EU-27 agricultural ministers were faced with a “totally unacceptable” method of negotiation from the European Parliament during talks on the future of the Common Agricultural Policy (CAP), which lacked democracy, Greece’s agriculture minister Spilios Livanos told EURACTIV in an exclusive interview.
The comments come on the back of fraught negotiations between the three institutions at the end of May in an effort to seal a deal on the post-2020 reform of the EU’s farming subsidy programme.
Talks collapsed over a number of remaining sticking points, including on the green elements of the new CAP reform, although there was a wide consensus on the need to conclude negotiations to allow implementation of the CAP strategic plans in each member state from January 2023.
“Despite the positive approach of the Council of Ministers and our honest intention to find common ground with the European Parliament, we were confronted with a totally unacceptable method of negotiations, which we felt lacked democracy,” Livanos said.
At the time, he accused the Parliament of “blackmail” and said MEPs had been “totally disrespectful”.
Asked about these comments, Livanos explained that, after two days of non-stop negotiations, the EU Council was asked to say yes or no to a counter-proposal, which was tabled by the Parliament and presented in hard copy.
However, this counter-proposal included a wide range of new, previously undisclosed, provisions, he pointed out. As such, the decision on the counter-proposal required “more time for thorough examination and appraisal by technical experts”, he said.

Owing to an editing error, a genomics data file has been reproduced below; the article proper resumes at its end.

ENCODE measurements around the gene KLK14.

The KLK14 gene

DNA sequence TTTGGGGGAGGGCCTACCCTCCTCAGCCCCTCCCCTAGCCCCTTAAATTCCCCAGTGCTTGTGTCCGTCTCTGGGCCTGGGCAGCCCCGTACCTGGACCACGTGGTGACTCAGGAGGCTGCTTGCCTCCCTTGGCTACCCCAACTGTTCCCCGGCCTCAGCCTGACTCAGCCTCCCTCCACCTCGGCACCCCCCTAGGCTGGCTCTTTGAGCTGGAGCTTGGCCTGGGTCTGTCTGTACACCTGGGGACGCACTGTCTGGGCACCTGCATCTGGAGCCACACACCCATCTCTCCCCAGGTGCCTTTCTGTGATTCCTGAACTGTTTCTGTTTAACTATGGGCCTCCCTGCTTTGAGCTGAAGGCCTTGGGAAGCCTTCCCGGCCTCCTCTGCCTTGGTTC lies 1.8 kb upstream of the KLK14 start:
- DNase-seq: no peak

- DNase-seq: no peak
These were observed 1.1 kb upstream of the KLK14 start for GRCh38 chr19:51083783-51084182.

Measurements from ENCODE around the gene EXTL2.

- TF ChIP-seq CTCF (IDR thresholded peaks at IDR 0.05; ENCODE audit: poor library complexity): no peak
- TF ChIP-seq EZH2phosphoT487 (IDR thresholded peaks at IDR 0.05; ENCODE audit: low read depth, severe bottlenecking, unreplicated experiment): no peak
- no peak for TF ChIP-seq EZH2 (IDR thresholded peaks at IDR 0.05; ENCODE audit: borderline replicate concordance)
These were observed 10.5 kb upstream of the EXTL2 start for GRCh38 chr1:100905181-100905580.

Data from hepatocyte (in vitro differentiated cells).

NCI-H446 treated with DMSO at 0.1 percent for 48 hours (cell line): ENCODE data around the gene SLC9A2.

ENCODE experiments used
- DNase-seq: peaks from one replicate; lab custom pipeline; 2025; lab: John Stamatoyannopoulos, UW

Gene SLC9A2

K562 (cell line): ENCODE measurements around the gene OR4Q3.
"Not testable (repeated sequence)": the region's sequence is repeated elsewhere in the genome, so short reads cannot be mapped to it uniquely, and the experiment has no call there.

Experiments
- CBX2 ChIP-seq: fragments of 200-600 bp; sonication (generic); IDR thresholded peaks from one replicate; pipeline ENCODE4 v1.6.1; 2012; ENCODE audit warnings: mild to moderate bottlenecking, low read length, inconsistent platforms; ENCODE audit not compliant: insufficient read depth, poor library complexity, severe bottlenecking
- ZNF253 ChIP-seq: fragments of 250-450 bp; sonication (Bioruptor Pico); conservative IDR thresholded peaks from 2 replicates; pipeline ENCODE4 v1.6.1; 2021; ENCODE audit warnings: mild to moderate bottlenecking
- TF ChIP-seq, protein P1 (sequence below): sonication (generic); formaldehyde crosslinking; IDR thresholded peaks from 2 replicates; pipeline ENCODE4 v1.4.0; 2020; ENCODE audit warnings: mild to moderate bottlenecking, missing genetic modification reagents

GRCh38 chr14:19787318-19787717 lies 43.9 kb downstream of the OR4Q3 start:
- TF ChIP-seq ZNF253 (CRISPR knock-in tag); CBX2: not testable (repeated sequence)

This prompted Livanos to take the floor and emphasise the point that, in some cases, “no deal is much better than a bad deal”.
“None of the ministers could go back to his or her country, parliament, farmers and constituents returning with a bad, impracticable deal in hand,” he stressed.
The collapse of the talks saw fingers being pointed in all directions. For their part, MEPs placed the blame on the intransigence of the Council.
Criticism was also reserved for EU Agriculture Commissioner Janusz Wojciechowski, who ministers accused of being too close to Parliament and not fulfilling his role as an honest broker.
Asked about the role of the Commission during the negotiations, Livanos confirmed that several ministers had “expressed their concerns on the role of the European Commission” during the negotiations and said the Commission could be more “constructive and neutral”.
However, criticism towards the role of the Commission was also expressed on behalf of the European Parliament.
“What we expect from the Commission is to fulfil its institutional role which is to contribute to reconciling the different positions and bridge the gaps between the other two institutions,” he said.
Clock is ticking
Stressing the need to find a healthy compromise on the CAP reform, Livanos was optimistic about the possibility of striking a deal.
“I believe everybody has now understood the crucial necessity of reaching an agreement as soon as possible,” he said, adding that the EU has always historically progressed through dialogue and consent.
“I am confident that the three institutions will manage to settle the remaining differences and, in fact, formulate a good deal, especially for the European farmers,” he said, adding that Greece was committed to working constructively towards this goal.
“All of us, in serving our farmers and our citizens, regardless of our institutional role, political or ideological beliefs, have to rise to the occasion and fulfil our duty,” the minister emphasised.
CAP reform negotiations are due to resume again in June, with ministers due to discuss further during an informal AGRIFISH Council meeting on 9 June, with the aim to conclude talks by the end of the Portuguese presidency on 30 June.
[Edited by Gerardo Fortuna/Zoran Radosavljevic]